Hospital hygiene

September 28, 2007 12:17 PM

Reuters report today that the Lancet has condemned Brown's proposals to deep-clean hospitals and make all hospital staff wear short sleeves.  Their central contention is that he has neglected more important measures like making NHS staff wash their hands.


Some of the Lancet's criticisms are ill-founded.  The problem isn't that Brown is being too populist - the public are not fans of staff failing to wash their hands - or that keeping hospitals clean should not be a priority - they acknowledge that cleaning hospitals makes a significant difference to the spread of C. Difficile.  The problem is that once again the headline-grabbing simplicities of a politically managed health service will tend to distort activity towards big initiatives and away from small tasks like washing hands that can be more important.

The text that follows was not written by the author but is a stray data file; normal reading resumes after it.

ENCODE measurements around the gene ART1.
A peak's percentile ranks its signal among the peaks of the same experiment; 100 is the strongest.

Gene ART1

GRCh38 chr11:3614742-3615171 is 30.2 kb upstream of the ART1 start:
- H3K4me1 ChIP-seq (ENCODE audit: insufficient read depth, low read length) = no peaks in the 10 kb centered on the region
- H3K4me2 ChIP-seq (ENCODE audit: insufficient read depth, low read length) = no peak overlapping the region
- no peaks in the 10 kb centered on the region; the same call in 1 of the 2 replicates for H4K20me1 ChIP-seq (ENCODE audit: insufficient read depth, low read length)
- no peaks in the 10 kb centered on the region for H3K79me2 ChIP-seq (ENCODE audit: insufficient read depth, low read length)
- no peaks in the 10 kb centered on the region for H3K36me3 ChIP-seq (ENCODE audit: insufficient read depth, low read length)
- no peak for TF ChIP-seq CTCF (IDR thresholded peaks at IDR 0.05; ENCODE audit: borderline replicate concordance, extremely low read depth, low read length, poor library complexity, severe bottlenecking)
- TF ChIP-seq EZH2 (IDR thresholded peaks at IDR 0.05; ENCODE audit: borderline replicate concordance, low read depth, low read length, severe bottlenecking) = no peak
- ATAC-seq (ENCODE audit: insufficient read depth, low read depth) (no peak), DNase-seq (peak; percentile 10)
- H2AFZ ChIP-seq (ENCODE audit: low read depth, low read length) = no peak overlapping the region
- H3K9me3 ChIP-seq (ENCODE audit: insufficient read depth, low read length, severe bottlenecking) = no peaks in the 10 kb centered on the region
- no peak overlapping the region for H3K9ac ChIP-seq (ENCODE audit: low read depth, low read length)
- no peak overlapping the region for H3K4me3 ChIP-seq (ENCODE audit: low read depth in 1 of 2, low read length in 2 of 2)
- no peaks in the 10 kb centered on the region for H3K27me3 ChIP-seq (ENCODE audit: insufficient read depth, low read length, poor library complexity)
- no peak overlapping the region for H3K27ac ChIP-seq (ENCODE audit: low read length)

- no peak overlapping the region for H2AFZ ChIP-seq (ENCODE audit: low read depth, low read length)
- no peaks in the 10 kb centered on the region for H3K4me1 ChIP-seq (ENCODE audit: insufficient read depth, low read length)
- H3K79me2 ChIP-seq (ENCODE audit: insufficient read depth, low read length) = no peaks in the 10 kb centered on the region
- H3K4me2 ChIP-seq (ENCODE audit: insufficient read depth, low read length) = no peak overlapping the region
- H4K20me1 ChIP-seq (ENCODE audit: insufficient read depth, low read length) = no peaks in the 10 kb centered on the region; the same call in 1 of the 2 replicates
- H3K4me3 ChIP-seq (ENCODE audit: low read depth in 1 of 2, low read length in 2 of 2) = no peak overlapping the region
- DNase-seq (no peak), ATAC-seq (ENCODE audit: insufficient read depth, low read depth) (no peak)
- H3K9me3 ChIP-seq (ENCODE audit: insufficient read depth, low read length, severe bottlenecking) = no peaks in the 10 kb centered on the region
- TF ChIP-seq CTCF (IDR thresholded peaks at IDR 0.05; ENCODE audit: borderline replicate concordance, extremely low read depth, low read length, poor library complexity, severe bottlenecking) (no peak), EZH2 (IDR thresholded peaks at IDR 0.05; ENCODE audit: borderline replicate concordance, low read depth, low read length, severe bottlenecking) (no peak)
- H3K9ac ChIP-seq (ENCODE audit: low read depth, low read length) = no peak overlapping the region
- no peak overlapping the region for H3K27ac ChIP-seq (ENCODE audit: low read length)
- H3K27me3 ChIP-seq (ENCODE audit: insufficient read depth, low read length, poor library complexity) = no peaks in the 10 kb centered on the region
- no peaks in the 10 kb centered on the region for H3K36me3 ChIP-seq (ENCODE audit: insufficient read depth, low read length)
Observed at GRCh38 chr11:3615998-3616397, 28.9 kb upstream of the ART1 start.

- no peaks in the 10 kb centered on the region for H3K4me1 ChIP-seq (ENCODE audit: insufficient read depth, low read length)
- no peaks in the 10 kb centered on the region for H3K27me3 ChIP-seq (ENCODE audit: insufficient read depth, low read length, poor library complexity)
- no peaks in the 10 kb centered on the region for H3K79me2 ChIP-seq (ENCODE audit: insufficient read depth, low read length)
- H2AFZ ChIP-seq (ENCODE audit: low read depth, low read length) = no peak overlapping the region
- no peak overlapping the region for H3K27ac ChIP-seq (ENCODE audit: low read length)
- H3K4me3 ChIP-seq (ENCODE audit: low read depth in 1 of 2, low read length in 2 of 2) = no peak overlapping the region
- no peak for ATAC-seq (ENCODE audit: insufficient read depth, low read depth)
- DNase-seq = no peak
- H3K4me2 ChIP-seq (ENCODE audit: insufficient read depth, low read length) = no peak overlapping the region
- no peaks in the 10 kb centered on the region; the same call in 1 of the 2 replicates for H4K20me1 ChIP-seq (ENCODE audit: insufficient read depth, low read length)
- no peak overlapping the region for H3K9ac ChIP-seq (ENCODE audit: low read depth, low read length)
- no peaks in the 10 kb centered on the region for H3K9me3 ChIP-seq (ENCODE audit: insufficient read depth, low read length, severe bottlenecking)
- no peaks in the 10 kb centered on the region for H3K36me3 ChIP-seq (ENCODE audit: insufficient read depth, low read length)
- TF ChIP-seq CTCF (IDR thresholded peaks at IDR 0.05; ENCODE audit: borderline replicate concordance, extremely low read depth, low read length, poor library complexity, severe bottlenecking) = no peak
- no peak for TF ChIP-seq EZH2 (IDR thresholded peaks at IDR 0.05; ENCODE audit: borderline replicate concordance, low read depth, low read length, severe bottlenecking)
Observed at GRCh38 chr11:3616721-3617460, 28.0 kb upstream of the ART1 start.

Politicians need to stop trying to manage healthcare.

Reuters report today that the Lancet has condemned Brown's proposals to deep-clean hospitals and make all hospital staff wear short sleeves.  Their central contention is that he has neglected more important measures like making NHS staff wash their hands.


Some of the Lancet's criticisms are ill-founded.  The problem isn't that Brown is being too populist - the public are not fans of staff failing to wash their hands - or that keeping hospitals clean should not be a priority - they acknowledge that cleaning hospitals makes a significant difference to the spread of C. Difficile.  The problem is that once again the headline-grabbing simplicities of a politically managed health service will tend to distort activity towards big initiatives and away from small tasks like washing hands that can be more important.


Politicians need to stop trying to manage healthcare.

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